CLINICAL TRIAL, PHASE III
JOURNAL ARTICLE
MULTICENTER STUDY
RANDOMIZED CONTROLLED TRIAL
RESEARCH SUPPORT, N.I.H., EXTRAMURAL
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Lenalidomide after stem-cell transplantation for multiple myeloma.

BACKGROUND: Data are lacking on whether lenalidomide maintenance therapy prolongs the time to disease progression after autologous hematopoietic stem-cell transplantation in patients with multiple myeloma.

METHODS: Between April 2005 and July 2009, we randomly assigned 460 patients who were younger than 71 years of age and had stable disease or a marginal, partial, or complete response 100 days after undergoing stem-cell transplantation to lenalidomide or placebo, which was administered until disease progression. The starting dose of lenalidomide was 10 mg per day (range, 5 to 15).

RESULTS: The study-drug assignments were unblinded in 2009, when a planned interim analysis showed a significantly longer time to disease progression in the lenalidomide group. At unblinding, 20% of patients who received lenalidomide and 44% of patients who received placebo had progressive disease or had died (P<0.001); of the remaining 128 patients who received placebo and who did not have progressive disease, 86 crossed over to lenalidomide. At a median follow-up of 34 months, 86 of 231 patients who received lenalidomide (37%) and 132 of 229 patients who received placebo (58%) had disease progression or had died. The median time to progression was 46 months in the lenalidomide group and 27 months in the placebo group (P<0.001). A total of 35 patients who received lenalidomide (15%) and 53 patients who received placebo (23%) died (P=0.03). More grade 3 or 4 hematologic adverse events and grade 3 nonhematologic adverse events occurred in patients who received lenalidomide (P<0.001 for both comparisons). Second primary cancers occurred in 18 patients who received lenalidomide (8%) and 6 patients who received placebo (3%).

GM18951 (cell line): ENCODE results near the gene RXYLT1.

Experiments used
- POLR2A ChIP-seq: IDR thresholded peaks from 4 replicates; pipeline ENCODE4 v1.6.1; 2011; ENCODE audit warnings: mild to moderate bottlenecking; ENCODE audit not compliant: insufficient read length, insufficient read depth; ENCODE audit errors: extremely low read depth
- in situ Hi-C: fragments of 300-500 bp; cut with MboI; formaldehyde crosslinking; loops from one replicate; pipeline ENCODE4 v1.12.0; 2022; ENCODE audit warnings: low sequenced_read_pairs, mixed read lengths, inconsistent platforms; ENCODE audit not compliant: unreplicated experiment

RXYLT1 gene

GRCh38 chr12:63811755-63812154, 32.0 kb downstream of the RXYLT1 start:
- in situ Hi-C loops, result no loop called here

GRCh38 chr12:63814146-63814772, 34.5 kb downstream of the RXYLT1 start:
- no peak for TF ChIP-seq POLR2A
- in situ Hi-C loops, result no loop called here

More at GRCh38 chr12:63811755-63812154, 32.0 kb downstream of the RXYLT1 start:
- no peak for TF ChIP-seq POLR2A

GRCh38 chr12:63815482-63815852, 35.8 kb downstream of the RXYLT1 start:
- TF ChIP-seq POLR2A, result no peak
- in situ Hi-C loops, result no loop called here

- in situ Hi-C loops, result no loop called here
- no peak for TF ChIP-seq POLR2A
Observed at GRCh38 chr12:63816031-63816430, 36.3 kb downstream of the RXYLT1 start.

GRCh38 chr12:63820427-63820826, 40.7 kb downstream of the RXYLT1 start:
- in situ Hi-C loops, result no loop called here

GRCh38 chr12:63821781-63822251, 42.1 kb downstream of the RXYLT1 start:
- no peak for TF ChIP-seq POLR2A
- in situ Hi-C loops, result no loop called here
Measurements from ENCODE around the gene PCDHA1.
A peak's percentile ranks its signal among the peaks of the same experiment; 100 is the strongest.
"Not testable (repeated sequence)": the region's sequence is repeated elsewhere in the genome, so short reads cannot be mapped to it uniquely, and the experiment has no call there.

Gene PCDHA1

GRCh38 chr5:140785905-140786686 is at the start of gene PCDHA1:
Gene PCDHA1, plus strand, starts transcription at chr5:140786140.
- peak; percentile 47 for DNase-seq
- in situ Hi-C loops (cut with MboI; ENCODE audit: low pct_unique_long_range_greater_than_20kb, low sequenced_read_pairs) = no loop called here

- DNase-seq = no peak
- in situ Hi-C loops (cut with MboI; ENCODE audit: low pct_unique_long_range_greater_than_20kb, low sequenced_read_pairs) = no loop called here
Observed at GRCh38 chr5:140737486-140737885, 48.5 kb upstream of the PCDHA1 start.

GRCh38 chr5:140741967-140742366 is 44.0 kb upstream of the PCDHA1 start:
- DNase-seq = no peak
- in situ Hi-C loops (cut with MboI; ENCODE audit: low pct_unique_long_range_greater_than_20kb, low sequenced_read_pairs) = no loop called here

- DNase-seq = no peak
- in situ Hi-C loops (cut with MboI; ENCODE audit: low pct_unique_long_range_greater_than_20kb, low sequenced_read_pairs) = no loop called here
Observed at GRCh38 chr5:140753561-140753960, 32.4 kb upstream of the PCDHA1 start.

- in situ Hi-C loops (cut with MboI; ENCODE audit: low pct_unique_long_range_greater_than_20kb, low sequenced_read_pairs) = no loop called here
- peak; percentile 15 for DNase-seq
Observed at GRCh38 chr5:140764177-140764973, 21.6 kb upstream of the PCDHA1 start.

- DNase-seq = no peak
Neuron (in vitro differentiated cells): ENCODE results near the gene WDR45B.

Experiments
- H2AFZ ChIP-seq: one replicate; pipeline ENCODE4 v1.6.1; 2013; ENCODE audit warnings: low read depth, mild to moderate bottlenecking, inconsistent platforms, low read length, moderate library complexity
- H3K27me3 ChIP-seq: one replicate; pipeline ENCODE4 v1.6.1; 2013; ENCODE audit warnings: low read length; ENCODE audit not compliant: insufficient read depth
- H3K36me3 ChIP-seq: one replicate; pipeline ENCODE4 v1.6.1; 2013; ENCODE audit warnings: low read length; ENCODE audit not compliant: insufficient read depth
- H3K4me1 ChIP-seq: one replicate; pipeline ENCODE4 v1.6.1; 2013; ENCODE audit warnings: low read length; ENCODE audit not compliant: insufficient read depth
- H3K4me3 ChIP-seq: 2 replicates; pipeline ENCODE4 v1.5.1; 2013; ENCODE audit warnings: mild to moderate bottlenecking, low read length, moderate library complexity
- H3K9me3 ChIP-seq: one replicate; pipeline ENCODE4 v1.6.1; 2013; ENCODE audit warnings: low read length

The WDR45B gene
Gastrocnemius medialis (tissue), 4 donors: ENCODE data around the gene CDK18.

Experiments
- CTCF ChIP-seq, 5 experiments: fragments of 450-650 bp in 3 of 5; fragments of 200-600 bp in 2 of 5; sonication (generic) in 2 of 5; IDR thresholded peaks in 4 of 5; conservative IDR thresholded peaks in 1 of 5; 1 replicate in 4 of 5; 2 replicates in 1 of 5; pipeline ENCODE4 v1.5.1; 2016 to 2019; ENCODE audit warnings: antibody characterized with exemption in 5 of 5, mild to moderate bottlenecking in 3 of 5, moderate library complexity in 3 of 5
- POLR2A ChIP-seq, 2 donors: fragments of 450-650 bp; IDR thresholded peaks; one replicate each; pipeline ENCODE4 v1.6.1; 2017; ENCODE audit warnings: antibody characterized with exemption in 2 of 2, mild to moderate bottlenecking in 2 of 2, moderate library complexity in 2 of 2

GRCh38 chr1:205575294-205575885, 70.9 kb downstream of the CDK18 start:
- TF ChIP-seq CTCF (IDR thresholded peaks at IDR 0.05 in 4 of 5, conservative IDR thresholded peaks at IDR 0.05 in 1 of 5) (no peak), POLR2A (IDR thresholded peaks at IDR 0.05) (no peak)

CONCLUSIONS: Lenalidomide maintenance therapy, initiated at day 100 after hematopoietic stem-cell transplantation, was associated with more toxicity and second cancers but a significantly longer time to disease progression and significantly improved overall survival among patients with myeloma. (Funded by the National Cancer Institute; ClinicalTrials.gov number, NCT00114101.).

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